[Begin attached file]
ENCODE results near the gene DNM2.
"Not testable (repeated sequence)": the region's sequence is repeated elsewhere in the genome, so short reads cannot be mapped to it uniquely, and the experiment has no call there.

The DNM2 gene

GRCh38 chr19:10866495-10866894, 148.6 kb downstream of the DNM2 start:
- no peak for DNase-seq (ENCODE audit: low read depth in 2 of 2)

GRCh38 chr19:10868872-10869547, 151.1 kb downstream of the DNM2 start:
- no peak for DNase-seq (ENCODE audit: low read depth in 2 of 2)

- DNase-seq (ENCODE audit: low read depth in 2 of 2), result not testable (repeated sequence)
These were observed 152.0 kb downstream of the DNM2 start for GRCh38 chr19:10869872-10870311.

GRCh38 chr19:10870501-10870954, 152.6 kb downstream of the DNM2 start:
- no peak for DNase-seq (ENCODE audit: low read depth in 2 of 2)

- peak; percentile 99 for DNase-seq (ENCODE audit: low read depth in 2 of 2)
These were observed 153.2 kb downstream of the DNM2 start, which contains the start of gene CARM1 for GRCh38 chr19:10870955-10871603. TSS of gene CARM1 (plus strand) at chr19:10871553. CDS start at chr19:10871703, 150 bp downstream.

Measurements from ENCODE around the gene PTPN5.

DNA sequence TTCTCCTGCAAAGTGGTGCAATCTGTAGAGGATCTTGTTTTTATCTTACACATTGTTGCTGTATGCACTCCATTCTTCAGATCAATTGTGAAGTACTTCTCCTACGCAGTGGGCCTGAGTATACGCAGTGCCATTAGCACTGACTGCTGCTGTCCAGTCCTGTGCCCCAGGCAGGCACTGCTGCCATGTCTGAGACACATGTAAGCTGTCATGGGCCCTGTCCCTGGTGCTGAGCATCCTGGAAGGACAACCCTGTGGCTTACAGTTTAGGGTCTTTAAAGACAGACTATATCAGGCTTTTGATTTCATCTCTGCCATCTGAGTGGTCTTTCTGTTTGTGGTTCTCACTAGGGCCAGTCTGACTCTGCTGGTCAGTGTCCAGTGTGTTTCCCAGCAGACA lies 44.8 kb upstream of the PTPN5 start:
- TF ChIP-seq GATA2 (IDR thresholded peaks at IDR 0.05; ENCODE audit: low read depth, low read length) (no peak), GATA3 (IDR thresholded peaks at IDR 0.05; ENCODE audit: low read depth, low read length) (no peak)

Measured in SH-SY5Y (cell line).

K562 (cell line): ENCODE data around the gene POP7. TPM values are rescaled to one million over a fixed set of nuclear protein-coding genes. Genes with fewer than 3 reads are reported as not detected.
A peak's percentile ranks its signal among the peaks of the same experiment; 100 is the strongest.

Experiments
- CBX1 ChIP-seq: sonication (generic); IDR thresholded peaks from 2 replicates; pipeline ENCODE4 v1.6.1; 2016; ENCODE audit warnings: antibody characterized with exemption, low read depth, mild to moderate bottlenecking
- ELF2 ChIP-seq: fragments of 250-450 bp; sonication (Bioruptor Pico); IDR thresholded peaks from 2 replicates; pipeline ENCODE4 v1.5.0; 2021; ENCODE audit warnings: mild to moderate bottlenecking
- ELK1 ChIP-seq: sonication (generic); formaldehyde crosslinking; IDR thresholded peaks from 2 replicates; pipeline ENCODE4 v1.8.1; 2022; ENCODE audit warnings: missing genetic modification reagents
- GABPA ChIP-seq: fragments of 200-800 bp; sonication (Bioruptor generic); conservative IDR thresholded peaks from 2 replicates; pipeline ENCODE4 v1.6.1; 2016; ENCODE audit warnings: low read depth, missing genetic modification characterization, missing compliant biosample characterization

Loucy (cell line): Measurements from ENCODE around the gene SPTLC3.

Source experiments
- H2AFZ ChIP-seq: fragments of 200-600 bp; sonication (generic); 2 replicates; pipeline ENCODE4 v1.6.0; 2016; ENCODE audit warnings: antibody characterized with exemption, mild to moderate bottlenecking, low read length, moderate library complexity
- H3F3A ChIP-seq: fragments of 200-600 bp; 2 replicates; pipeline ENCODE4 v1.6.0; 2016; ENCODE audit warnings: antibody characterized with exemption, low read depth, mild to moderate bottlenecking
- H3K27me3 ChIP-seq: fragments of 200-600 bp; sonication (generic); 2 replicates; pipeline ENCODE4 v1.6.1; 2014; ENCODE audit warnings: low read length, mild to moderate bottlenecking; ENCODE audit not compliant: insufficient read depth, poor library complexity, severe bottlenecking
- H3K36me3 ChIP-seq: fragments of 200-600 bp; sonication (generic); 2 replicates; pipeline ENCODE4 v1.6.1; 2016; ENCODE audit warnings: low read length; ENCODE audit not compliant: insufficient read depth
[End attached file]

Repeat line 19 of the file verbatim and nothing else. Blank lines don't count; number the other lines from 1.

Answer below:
A peak's percentile ranks its signal among the peaks of the same experiment; 100 is the strongest.